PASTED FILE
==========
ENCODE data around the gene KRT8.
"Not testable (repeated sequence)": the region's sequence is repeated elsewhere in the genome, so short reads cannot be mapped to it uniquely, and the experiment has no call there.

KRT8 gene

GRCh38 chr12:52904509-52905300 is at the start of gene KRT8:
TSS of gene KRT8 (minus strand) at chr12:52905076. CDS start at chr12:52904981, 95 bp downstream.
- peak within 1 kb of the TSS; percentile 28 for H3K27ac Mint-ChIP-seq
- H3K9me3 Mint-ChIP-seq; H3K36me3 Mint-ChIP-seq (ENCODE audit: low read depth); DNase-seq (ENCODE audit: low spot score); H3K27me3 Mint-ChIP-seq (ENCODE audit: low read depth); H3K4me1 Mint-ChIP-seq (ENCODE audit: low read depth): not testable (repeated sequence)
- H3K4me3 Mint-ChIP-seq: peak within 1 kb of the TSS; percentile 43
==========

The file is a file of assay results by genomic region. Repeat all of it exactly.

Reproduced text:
ENCODE data around the gene KRT8.
"Not testable (repeated sequence)": the region's sequence is repeated elsewhere in the genome, so short reads cannot be mapped to it uniquely, and the experiment has no call there.

KRT8 gene

GRCh38 chr12:52904509-52905300 is at the start of gene KRT8:
TSS of gene KRT8 (minus strand) at chr12:52905076. CDS start at chr12:52904981, 95 bp downstream.
- peak within 1 kb of the TSS; percentile 28 for H3K27ac Mint-ChIP-seq
- H3K9me3 Mint-ChIP-seq; H3K36me3 Mint-ChIP-seq (ENCODE audit: low read depth); DNase-seq (ENCODE audit: low spot score); H3K27me3 Mint-ChIP-seq (ENCODE audit: low read depth); H3K4me1 Mint-ChIP-seq (ENCODE audit: low read depth): not testable (repeated sequence)
- H3K4me3 Mint-ChIP-seq: peak within 1 kb of the TSS; percentile 43